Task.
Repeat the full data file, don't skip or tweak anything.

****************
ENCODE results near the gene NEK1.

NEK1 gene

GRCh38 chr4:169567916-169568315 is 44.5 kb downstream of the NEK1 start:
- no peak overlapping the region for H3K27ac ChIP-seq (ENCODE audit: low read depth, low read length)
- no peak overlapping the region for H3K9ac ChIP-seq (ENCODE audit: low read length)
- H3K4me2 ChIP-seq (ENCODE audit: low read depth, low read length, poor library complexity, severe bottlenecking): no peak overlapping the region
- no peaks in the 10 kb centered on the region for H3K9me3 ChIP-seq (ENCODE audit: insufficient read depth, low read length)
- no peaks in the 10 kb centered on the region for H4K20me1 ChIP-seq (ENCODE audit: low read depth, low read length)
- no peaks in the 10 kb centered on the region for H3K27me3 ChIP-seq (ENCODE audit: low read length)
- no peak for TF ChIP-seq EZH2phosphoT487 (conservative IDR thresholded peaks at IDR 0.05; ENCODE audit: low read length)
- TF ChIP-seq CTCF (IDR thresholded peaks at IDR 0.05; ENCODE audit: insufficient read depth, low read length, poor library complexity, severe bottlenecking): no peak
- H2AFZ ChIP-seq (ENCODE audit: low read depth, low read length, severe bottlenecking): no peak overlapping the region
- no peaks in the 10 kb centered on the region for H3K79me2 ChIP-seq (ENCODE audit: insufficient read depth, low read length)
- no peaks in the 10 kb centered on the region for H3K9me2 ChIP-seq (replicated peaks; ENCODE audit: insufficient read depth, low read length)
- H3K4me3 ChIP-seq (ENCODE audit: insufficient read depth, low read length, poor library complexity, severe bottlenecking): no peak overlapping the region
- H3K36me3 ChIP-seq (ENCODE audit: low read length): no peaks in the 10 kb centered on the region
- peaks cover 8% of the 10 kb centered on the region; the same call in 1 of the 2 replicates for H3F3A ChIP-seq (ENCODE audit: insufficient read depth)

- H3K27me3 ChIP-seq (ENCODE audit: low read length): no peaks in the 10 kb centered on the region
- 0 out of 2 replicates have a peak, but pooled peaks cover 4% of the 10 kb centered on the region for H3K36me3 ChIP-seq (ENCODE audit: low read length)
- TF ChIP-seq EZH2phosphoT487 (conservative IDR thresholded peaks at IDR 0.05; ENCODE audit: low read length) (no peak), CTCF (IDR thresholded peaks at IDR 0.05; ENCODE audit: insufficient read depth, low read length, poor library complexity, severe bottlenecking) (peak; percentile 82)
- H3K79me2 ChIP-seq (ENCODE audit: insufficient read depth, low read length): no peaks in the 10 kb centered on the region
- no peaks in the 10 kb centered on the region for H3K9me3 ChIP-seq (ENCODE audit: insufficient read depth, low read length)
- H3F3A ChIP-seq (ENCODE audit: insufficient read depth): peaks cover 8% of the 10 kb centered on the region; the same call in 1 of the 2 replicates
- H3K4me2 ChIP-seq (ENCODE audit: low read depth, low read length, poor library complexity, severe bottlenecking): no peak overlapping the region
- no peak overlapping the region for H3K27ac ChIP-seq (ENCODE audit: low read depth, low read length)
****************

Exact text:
ENCODE results near the gene NEK1.

NEK1 gene

GRCh38 chr4:169567916-169568315 is 44.5 kb downstream of the NEK1 start:
- no peak overlapping the region for H3K27ac ChIP-seq (ENCODE audit: low read depth, low read length)
- no peak overlapping the region for H3K9ac ChIP-seq (ENCODE audit: low read length)
- H3K4me2 ChIP-seq (ENCODE audit: low read depth, low read length, poor library complexity, severe bottlenecking): no peak overlapping the region
- no peaks in the 10 kb centered on the region for H3K9me3 ChIP-seq (ENCODE audit: insufficient read depth, low read length)
- no peaks in the 10 kb centered on the region for H4K20me1 ChIP-seq (ENCODE audit: low read depth, low read length)
- no peaks in the 10 kb centered on the region for H3K27me3 ChIP-seq (ENCODE audit: low read length)
- no peak for TF ChIP-seq EZH2phosphoT487 (conservative IDR thresholded peaks at IDR 0.05; ENCODE audit: low read length)
- TF ChIP-seq CTCF (IDR thresholded peaks at IDR 0.05; ENCODE audit: insufficient read depth, low read length, poor library complexity, severe bottlenecking): no peak
- H2AFZ ChIP-seq (ENCODE audit: low read depth, low read length, severe bottlenecking): no peak overlapping the region
- no peaks in the 10 kb centered on the region for H3K79me2 ChIP-seq (ENCODE audit: insufficient read depth, low read length)
- no peaks in the 10 kb centered on the region for H3K9me2 ChIP-seq (replicated peaks; ENCODE audit: insufficient read depth, low read length)
- H3K4me3 ChIP-seq (ENCODE audit: insufficient read depth, low read length, poor library complexity, severe bottlenecking): no peak overlapping the region
- H3K36me3 ChIP-seq (ENCODE audit: low read length): no peaks in the 10 kb centered on the region
- peaks cover 8% of the 10 kb centered on the region; the same call in 1 of the 2 replicates for H3F3A ChIP-seq (ENCODE audit: insufficient read depth)

- H3K27me3 ChIP-seq (ENCODE audit: low read length): no peaks in the 10 kb centered on the region
- 0 out of 2 replicates have a peak, but pooled peaks cover 4% of the 10 kb centered on the region for H3K36me3 ChIP-seq (ENCODE audit: low read length)
- TF ChIP-seq EZH2phosphoT487 (conservative IDR thresholded peaks at IDR 0.05; ENCODE audit: low read length) (no peak), CTCF (IDR thresholded peaks at IDR 0.05; ENCODE audit: insufficient read depth, low read length, poor library complexity, severe bottlenecking) (peak; percentile 82)
- H3K79me2 ChIP-seq (ENCODE audit: insufficient read depth, low read length): no peaks in the 10 kb centered on the region
- no peaks in the 10 kb centered on the region for H3K9me3 ChIP-seq (ENCODE audit: insufficient read depth, low read length)
- H3F3A ChIP-seq (ENCODE audit: insufficient read depth): peaks cover 8% of the 10 kb centered on the region; the same call in 1 of the 2 replicates
- H3K4me2 ChIP-seq (ENCODE audit: low read depth, low read length, poor library complexity, severe bottlenecking): no peak overlapping the region
- no peak overlapping the region for H3K27ac ChIP-seq (ENCODE audit: low read depth, low read length)